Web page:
Tuesday, August 31, 2004
Swedish Teenager Shoplifts a Lottery Ticket....
...and he wins. Or rather, he loses. Or maybe he wins. At any rate, the scratch off card had the winning three clover symbols, guaranteeing a payoff of at least $150,000 to be doled out over the next ten years, with the further possibility of a much higher payoff. Surveillance tapes gave the shoplifter away, however, and the store manager went to the boy's home and collected the winning ticket. Looks like the manager won't have a valid claim to the loot either, despite his hopes, as the ticket is not really a winner unless it was first sold. The only way the boy might come out a winner, sort of, is that it is not yet known whether charges will be filed.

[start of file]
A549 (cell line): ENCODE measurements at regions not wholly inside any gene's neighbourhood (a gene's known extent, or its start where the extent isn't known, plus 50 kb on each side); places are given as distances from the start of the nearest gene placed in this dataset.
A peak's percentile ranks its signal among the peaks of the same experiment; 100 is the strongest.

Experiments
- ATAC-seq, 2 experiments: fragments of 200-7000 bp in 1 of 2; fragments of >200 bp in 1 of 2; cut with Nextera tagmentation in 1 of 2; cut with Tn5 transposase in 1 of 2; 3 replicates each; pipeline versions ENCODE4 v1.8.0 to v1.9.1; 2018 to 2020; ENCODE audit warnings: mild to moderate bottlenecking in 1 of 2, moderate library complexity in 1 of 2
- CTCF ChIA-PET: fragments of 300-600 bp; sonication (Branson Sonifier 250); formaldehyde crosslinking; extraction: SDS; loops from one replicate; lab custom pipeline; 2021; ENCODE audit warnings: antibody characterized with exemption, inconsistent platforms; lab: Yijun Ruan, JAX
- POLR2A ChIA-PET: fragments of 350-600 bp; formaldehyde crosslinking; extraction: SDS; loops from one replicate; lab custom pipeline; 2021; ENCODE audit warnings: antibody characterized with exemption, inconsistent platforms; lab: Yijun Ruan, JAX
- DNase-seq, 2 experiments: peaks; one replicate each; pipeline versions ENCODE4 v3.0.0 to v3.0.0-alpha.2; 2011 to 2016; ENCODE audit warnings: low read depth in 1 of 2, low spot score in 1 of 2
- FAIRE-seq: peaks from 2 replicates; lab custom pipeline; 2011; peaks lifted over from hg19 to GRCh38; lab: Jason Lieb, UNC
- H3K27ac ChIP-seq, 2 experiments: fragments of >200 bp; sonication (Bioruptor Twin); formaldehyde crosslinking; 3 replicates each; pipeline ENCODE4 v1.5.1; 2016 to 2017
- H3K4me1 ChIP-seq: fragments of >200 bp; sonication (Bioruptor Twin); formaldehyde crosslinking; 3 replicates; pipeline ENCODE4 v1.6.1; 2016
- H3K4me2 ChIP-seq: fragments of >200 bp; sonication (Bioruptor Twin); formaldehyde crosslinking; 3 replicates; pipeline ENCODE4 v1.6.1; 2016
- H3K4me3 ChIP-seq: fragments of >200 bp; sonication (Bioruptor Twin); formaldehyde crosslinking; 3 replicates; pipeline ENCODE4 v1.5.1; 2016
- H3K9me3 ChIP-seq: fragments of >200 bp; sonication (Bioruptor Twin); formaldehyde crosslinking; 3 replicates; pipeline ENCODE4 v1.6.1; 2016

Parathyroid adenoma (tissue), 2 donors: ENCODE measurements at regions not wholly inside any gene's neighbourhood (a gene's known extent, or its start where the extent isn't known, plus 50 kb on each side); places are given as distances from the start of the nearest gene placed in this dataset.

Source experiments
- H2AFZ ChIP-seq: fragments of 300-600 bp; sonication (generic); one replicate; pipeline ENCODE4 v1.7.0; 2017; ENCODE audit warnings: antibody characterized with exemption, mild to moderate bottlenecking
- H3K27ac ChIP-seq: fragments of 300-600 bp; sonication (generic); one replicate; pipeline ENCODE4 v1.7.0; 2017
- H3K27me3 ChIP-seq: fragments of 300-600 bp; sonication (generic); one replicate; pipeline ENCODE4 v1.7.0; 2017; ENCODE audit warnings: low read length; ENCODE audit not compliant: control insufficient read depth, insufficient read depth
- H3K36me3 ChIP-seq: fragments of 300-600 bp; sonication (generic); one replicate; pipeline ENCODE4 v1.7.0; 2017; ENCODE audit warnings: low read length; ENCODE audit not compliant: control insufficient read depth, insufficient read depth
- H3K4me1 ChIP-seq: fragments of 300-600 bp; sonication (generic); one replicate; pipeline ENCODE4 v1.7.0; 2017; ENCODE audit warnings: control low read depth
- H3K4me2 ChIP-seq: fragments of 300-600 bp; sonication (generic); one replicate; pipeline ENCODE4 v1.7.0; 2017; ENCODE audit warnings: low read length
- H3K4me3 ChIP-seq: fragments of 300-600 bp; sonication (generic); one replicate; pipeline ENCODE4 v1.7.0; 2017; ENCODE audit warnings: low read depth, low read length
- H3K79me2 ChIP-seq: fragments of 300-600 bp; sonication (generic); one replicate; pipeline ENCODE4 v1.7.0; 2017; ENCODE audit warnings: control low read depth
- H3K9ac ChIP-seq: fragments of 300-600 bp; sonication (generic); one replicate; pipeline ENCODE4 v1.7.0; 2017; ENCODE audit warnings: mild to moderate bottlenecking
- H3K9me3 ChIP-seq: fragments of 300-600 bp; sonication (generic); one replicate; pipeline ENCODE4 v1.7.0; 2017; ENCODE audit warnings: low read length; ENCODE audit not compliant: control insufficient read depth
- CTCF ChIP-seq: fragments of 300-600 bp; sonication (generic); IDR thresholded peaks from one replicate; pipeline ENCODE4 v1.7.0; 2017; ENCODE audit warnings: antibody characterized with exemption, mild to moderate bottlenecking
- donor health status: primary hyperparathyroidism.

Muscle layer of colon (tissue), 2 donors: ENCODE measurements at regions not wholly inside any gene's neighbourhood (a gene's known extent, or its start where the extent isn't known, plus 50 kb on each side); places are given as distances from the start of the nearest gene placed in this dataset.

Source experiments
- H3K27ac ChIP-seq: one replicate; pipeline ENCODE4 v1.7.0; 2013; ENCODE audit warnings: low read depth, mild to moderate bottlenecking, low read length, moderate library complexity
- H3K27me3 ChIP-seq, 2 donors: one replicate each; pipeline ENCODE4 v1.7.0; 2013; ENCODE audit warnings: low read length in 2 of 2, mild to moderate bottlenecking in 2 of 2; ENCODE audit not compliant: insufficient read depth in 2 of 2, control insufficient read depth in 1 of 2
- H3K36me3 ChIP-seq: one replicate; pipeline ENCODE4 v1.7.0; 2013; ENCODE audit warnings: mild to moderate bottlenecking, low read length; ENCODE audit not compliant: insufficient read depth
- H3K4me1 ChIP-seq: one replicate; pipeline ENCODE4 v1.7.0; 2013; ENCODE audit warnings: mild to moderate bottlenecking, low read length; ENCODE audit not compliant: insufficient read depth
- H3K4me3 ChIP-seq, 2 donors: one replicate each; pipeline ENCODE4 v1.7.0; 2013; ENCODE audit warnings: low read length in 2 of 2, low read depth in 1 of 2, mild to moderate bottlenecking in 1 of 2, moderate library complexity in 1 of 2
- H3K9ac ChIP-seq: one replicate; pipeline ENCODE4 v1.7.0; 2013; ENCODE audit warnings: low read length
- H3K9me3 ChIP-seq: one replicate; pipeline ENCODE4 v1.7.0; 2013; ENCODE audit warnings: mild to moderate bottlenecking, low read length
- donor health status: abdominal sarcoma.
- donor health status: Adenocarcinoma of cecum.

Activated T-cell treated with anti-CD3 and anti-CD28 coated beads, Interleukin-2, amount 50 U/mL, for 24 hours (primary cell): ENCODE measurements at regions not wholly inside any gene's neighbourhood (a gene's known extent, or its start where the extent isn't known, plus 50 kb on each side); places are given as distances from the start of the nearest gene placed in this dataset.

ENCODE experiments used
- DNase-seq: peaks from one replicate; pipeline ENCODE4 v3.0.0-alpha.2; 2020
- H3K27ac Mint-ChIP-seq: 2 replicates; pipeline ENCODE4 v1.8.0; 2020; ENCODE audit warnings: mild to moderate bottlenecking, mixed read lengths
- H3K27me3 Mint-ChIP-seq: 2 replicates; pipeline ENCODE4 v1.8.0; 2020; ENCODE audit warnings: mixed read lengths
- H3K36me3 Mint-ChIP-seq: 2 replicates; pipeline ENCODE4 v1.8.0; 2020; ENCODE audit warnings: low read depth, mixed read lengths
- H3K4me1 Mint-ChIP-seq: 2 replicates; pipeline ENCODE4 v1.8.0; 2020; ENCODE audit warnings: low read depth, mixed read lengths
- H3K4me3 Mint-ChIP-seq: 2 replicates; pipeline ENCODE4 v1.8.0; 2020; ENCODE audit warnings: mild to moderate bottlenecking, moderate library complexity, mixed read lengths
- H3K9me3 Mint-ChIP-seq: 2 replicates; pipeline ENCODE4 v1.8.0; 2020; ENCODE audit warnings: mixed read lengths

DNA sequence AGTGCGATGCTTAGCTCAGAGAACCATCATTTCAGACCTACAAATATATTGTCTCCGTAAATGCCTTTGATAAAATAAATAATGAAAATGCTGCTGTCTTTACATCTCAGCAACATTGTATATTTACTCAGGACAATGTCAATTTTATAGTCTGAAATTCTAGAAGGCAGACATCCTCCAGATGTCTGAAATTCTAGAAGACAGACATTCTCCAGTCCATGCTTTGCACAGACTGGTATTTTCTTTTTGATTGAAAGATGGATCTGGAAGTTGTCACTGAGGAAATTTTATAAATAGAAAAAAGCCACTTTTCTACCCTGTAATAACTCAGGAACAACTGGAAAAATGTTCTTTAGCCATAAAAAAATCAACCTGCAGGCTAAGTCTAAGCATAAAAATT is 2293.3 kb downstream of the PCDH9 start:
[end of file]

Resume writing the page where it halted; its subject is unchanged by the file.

In other lottery news, today's Chicago Tribune had a front page story (registration required) about a fellow who twenty years ago won the then-biggest North American lottery jackpot to date, $40 million. (He -- or rather his father -- purchased his winning ticket fair and square.) The article's theme is what regular folks he and his family are. (His wife agreed to marry him just before he hit the jackpot.) Sure, strangers dun him for donations, he won't let his picture appear in the paper, his brother, a co-winner along with the dad, wouldn't be interviewed for the story, and he retired at age 29, but he's jes' folks like the rest of us. What do you mean, you detect a hint of envy in Vice Squad's voice?